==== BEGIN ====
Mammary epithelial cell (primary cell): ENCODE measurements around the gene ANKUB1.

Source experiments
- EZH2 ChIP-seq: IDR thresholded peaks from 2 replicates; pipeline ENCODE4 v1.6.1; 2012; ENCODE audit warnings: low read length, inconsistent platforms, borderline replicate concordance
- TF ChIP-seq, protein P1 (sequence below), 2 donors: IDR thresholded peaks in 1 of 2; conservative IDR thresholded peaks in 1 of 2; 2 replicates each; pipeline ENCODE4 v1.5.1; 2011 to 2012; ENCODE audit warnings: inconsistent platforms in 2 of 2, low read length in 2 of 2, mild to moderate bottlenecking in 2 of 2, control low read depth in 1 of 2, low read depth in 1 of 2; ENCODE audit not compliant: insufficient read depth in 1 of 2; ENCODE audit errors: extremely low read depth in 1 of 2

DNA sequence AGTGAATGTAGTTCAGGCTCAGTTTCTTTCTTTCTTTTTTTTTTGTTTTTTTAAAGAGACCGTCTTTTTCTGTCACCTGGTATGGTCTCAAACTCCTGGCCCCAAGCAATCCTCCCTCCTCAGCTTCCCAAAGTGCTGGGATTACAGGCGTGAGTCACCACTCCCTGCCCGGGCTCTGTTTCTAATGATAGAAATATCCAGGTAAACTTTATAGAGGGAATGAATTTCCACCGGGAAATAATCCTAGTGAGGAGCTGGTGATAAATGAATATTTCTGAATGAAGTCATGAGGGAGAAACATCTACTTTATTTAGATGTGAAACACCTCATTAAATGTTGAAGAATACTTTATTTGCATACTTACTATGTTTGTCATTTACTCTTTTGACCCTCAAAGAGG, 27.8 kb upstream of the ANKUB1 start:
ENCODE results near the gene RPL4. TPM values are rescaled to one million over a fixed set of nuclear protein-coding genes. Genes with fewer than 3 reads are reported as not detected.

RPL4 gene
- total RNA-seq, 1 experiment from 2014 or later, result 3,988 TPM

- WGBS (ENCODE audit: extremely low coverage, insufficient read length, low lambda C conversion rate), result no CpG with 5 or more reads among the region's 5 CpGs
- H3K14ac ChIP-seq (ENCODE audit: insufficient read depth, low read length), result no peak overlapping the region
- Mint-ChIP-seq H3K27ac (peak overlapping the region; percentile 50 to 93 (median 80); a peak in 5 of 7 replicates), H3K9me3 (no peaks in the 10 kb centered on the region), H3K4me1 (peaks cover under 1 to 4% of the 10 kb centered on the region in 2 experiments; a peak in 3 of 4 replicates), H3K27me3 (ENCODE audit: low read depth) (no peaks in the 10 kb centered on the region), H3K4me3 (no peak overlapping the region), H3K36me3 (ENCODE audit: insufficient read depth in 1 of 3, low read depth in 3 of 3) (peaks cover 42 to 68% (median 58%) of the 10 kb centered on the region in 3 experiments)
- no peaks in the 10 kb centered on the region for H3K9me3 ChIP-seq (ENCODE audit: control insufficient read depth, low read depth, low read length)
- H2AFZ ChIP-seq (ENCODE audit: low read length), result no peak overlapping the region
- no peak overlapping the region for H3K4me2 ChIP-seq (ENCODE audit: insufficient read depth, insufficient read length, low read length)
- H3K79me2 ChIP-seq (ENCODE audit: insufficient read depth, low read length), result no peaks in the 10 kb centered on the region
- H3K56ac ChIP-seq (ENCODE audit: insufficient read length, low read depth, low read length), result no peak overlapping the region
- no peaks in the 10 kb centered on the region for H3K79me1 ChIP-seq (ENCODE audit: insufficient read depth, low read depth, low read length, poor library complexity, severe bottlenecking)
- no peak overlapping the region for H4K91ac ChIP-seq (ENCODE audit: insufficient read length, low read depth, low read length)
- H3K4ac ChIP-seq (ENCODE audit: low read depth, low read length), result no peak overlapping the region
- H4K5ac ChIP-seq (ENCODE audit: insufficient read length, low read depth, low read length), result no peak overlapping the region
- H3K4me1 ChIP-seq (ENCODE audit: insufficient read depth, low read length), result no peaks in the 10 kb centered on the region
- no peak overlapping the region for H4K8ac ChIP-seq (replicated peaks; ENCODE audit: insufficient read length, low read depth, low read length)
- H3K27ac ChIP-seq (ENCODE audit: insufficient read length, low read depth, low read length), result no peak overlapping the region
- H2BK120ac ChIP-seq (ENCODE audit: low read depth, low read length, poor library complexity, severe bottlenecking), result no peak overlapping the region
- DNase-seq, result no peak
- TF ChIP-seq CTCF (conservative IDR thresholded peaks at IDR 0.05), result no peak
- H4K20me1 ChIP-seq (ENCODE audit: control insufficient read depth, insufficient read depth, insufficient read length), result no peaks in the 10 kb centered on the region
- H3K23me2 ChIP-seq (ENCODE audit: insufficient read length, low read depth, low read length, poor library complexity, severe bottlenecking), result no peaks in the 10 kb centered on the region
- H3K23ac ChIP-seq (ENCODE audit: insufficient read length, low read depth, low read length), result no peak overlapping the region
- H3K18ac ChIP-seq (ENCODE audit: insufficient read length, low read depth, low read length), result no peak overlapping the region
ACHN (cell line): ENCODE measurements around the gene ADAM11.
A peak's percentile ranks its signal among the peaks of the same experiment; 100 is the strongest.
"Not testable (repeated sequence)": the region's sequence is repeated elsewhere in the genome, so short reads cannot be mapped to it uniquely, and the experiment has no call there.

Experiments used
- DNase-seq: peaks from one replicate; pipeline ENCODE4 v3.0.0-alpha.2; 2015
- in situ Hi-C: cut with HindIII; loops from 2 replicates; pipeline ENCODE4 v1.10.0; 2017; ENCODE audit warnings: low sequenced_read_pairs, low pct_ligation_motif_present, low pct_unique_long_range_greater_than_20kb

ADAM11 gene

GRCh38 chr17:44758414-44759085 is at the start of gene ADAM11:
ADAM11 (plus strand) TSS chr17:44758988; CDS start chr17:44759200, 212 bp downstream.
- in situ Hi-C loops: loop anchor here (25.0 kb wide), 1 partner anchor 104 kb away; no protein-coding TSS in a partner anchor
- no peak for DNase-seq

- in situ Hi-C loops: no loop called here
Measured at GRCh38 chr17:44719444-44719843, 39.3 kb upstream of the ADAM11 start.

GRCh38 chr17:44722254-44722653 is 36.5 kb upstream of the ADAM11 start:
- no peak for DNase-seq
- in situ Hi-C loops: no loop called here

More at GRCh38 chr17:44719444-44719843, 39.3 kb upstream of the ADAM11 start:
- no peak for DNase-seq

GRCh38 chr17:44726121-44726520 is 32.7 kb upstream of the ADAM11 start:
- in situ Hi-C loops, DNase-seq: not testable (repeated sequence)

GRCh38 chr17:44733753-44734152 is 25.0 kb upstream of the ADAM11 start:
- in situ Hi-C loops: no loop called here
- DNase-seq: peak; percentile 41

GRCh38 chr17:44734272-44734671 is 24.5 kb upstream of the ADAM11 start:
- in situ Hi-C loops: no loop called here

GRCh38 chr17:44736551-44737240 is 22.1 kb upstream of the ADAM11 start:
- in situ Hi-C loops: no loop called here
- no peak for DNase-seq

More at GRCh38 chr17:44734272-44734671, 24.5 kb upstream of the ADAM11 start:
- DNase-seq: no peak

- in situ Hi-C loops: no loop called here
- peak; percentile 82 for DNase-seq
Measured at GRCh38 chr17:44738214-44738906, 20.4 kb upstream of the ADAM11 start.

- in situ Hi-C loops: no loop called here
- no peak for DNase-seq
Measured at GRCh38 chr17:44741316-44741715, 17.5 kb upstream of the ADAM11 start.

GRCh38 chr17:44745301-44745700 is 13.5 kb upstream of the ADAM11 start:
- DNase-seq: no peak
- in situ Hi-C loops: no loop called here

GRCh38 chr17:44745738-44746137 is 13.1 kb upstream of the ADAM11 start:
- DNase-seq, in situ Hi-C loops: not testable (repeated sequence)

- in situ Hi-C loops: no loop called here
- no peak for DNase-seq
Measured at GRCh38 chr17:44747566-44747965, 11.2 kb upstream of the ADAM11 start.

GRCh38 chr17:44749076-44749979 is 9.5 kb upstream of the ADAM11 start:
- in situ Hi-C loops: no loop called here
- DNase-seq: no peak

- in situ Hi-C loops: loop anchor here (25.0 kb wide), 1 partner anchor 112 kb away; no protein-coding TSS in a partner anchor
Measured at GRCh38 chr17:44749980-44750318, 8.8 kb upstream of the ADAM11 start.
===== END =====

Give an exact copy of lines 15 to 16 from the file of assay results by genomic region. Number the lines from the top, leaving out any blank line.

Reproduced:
- H3K79me2 ChIP-seq (ENCODE audit: insufficient read depth, low read length), result no peaks in the 10 kb centered on the region
- H3K56ac ChIP-seq (ENCODE audit: insufficient read length, low read depth, low read length), result no peak overlapping the region